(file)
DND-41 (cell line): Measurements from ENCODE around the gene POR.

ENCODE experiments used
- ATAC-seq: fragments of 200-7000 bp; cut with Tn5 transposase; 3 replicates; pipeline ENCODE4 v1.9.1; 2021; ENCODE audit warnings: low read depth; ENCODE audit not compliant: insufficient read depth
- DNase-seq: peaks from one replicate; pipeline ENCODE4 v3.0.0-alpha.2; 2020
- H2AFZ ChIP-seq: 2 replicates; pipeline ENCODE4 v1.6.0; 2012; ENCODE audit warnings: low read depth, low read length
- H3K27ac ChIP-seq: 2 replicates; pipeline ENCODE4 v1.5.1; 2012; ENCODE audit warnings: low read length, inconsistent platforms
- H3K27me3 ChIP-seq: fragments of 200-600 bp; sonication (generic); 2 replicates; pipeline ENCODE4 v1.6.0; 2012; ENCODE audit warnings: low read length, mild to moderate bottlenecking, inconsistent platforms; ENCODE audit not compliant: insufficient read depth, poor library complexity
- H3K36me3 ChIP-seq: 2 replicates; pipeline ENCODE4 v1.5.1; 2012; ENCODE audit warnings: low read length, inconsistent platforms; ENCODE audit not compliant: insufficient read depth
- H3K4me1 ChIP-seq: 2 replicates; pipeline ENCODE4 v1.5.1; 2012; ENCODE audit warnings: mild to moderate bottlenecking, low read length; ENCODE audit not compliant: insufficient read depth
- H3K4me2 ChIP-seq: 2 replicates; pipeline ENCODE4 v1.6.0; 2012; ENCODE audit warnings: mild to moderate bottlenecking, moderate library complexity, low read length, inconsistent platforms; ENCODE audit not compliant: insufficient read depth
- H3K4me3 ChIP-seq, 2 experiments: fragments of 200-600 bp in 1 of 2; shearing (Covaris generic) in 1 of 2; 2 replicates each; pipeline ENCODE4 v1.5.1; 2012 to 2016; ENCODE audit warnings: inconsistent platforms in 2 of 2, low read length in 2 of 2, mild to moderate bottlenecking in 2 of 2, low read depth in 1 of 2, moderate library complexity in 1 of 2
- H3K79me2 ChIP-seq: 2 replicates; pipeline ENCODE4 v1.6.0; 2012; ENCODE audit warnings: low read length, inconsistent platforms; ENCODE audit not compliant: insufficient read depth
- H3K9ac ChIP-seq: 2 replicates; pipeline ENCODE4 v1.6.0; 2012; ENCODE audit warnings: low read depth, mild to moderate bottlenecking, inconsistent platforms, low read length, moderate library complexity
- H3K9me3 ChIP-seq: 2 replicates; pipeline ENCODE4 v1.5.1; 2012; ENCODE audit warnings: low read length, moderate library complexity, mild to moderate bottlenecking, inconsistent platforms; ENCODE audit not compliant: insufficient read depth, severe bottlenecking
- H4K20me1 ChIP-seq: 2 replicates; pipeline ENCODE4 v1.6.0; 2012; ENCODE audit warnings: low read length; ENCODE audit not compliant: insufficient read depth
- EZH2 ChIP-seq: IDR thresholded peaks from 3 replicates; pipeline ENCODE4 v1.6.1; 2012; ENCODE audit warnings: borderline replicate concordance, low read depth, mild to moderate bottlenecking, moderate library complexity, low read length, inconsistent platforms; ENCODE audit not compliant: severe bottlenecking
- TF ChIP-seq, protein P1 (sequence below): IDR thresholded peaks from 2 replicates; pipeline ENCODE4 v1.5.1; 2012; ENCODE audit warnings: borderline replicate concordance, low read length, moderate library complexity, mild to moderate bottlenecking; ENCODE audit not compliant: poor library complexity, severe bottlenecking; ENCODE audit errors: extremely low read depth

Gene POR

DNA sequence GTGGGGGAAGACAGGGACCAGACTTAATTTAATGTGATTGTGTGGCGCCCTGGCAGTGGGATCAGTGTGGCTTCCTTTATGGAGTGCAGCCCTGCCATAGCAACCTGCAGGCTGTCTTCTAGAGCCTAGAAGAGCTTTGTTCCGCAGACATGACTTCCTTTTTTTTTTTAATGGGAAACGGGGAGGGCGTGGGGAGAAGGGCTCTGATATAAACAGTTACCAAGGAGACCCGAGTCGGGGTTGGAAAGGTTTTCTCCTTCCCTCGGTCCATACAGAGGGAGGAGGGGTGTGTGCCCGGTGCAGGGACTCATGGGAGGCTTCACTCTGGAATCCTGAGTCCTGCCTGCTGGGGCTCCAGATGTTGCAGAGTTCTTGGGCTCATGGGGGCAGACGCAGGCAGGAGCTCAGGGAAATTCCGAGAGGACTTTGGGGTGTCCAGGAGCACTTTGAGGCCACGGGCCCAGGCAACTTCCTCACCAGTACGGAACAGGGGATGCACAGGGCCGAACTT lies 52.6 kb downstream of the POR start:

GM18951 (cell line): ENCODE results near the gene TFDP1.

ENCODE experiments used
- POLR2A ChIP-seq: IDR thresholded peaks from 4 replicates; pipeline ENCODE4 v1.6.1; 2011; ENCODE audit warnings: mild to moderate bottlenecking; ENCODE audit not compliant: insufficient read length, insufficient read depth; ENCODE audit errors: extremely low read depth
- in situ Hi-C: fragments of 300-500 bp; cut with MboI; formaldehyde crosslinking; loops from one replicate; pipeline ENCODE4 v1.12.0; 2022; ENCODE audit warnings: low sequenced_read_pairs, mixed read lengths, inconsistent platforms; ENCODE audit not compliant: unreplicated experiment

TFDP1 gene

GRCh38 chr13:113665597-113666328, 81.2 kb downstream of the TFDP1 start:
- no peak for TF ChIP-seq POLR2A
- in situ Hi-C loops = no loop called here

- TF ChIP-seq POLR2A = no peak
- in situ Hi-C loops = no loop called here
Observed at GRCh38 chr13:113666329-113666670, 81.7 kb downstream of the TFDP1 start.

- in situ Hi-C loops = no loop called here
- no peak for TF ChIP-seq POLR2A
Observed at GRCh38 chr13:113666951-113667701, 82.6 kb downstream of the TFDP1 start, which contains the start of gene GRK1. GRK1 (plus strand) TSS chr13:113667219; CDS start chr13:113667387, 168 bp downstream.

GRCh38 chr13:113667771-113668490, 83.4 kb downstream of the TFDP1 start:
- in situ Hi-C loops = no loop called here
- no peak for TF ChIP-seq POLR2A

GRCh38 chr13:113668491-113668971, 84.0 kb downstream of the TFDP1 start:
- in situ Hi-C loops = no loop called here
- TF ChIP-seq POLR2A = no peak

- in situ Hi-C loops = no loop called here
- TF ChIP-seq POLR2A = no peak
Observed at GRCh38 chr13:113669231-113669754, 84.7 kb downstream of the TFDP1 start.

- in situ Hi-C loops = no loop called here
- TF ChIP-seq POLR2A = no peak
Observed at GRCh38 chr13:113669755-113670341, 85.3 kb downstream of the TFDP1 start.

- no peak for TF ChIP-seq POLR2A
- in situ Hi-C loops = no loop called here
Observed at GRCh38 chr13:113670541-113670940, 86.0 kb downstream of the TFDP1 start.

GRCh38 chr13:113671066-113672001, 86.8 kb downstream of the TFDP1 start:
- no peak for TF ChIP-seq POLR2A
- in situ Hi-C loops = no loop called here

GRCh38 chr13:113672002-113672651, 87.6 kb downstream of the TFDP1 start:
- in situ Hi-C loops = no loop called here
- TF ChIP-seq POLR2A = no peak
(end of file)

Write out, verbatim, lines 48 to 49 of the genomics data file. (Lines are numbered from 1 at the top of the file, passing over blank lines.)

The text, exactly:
Observed at GRCh38 chr13:113670541-113670940, 86.0 kb downstream of the TFDP1 start.

GRCh38 chr13:113671066-113672001, 86.8 kb downstream of the TFDP1 start: